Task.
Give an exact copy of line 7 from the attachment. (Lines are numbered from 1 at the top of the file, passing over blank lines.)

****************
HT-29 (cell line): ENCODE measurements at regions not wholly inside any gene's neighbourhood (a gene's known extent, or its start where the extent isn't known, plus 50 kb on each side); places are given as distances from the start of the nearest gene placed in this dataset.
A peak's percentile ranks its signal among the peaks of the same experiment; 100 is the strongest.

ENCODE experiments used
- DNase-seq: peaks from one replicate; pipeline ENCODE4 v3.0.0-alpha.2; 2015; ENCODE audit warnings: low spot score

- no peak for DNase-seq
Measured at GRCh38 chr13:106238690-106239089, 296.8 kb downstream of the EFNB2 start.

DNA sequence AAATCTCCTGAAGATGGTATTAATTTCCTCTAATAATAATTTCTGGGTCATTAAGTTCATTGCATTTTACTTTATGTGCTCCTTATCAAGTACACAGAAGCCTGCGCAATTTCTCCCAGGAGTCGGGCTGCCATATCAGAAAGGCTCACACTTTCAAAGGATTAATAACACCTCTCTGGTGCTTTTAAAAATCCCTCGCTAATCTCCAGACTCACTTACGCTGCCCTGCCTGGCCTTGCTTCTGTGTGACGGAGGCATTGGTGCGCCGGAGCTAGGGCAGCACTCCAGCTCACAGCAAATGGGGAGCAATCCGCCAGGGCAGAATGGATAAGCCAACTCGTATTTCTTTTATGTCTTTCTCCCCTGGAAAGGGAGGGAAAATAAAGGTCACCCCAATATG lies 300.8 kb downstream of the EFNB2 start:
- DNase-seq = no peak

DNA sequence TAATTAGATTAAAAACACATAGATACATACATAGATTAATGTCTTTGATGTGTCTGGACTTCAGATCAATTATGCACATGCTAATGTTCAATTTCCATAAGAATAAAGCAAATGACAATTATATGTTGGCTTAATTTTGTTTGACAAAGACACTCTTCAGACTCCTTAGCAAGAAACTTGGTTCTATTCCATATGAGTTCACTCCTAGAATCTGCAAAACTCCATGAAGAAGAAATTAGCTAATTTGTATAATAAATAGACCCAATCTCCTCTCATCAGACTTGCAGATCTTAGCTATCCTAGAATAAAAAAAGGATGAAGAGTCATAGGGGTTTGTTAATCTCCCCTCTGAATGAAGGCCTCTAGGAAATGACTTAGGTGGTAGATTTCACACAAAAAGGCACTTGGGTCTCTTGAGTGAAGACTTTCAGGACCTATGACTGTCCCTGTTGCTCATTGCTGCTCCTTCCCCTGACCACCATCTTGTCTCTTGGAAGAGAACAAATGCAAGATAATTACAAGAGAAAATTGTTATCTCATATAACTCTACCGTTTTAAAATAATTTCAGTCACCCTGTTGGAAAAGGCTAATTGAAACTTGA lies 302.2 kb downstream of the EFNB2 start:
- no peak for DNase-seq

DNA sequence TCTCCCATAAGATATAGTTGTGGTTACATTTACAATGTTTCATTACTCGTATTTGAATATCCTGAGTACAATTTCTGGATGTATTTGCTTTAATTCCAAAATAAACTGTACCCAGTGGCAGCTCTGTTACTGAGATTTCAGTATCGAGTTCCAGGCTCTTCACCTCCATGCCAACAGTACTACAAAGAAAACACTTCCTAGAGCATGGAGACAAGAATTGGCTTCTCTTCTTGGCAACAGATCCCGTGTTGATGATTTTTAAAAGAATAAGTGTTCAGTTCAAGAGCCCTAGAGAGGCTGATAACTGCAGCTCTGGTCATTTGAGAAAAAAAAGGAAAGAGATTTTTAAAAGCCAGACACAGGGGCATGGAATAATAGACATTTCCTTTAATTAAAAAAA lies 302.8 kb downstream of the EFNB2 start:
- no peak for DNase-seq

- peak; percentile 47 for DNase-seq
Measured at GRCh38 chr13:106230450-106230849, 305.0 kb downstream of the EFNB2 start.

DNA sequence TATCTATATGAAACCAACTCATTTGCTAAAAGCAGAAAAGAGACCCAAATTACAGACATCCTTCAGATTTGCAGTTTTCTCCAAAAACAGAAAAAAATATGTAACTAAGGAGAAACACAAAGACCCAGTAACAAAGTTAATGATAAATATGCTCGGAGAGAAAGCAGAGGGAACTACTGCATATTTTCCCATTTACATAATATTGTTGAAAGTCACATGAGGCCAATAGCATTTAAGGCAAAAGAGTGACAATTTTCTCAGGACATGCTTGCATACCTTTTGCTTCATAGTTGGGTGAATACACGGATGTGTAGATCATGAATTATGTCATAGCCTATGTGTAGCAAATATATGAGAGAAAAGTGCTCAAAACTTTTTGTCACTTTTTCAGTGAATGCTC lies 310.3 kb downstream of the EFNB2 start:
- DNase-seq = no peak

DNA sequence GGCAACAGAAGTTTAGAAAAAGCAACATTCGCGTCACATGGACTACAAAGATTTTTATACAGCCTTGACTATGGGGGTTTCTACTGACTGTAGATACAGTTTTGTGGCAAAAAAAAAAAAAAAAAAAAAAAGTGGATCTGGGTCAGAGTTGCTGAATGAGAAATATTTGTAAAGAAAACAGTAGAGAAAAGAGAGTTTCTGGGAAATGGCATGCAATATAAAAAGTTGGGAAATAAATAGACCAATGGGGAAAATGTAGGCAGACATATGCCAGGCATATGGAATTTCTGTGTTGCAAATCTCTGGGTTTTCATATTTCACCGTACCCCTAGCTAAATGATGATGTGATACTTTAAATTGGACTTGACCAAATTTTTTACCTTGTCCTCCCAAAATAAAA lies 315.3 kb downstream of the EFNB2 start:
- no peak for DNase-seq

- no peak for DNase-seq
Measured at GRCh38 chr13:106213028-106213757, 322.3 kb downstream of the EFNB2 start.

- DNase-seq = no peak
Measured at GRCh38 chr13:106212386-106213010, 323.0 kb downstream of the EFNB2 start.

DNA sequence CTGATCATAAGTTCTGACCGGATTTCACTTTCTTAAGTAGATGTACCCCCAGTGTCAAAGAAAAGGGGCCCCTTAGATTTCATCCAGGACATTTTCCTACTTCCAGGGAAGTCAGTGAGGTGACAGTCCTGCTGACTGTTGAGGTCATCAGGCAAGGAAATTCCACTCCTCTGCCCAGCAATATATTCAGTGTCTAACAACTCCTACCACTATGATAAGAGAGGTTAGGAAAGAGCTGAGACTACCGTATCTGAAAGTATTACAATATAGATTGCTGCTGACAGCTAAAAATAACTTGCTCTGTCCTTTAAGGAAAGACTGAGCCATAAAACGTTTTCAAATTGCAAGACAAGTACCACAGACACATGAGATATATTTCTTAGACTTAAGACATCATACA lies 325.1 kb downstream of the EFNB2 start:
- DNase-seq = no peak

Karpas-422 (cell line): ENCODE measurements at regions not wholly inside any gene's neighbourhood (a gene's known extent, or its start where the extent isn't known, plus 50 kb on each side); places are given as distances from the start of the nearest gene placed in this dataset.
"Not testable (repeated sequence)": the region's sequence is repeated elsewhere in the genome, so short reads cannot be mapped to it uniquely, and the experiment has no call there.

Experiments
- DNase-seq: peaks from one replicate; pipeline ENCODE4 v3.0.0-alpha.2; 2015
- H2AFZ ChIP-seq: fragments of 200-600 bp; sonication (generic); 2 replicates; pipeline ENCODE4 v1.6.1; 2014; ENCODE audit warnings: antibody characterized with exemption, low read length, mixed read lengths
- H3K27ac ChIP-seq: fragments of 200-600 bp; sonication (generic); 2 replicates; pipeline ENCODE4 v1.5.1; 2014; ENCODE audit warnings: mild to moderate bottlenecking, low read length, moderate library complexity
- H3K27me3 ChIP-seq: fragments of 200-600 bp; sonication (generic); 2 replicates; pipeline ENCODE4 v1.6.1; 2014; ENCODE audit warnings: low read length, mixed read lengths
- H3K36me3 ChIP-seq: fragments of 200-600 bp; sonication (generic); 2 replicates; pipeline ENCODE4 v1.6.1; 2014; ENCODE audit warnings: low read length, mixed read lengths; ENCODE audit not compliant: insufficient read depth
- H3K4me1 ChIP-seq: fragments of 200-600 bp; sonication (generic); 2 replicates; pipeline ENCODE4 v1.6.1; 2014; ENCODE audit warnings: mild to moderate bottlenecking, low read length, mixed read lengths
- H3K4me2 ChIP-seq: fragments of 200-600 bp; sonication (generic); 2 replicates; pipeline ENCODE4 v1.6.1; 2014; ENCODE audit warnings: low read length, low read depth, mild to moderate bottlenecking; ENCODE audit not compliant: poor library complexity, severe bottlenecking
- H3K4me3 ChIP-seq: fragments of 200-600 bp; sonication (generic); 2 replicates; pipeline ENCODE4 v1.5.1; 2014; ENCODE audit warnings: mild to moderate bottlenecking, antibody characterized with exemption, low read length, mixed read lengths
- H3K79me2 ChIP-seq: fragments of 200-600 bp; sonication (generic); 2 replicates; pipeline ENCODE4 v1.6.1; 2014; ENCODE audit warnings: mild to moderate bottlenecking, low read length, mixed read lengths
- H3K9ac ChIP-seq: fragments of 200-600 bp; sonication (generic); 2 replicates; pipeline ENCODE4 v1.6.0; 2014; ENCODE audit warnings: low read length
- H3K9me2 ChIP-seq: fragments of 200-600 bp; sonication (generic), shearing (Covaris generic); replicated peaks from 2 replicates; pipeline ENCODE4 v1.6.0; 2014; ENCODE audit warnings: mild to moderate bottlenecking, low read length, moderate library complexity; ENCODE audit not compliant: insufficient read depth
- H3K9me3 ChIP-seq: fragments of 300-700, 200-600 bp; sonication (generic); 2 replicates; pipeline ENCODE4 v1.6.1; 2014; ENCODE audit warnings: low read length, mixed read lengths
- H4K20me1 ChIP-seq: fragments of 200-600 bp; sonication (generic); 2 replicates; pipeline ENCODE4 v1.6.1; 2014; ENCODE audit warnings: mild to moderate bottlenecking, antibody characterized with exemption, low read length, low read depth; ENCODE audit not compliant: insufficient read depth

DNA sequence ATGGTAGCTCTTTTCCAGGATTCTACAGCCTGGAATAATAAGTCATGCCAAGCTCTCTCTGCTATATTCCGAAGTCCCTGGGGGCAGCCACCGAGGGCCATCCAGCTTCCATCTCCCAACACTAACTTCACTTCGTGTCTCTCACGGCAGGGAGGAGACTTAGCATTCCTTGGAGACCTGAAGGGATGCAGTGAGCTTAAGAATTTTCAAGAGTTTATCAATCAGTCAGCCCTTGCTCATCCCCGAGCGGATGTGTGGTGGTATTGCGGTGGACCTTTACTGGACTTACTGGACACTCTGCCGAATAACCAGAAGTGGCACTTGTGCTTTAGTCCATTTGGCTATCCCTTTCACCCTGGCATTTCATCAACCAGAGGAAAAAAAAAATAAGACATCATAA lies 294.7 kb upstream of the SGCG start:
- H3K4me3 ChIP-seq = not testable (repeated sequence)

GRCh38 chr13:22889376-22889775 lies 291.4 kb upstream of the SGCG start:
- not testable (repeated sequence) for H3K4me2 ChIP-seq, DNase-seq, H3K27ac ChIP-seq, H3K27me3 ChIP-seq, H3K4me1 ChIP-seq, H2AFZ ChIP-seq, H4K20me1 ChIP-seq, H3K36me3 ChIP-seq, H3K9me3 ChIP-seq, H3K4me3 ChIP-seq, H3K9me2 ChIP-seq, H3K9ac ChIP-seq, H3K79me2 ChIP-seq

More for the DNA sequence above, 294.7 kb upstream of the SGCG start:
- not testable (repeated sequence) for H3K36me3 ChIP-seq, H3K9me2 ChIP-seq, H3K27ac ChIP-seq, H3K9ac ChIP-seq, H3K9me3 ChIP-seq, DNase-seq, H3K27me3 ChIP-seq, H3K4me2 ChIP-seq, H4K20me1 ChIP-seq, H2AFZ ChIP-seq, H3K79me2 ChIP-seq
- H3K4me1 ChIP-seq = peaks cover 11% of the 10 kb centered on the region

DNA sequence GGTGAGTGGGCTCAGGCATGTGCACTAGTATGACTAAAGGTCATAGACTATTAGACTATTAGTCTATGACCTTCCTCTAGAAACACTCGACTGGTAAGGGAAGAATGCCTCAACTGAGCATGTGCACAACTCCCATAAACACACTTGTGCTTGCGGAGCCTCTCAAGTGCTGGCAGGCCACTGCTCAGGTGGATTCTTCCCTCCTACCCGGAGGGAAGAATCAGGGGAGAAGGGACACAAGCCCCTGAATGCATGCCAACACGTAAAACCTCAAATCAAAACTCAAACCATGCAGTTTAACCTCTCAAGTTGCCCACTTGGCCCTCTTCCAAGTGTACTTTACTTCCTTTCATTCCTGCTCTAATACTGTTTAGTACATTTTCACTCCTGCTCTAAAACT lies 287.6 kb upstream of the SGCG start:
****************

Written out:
DNA sequence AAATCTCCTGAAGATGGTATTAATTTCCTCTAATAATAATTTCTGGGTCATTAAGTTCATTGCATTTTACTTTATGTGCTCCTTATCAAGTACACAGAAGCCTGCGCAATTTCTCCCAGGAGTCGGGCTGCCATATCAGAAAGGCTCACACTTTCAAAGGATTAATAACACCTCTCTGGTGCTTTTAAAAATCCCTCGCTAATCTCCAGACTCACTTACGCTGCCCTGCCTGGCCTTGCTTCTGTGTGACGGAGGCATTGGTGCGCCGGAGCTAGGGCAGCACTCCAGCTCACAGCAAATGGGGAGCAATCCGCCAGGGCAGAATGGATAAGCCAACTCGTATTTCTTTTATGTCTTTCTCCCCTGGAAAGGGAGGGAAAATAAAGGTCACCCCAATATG lies 300.8 kb downstream of the EFNB2 start: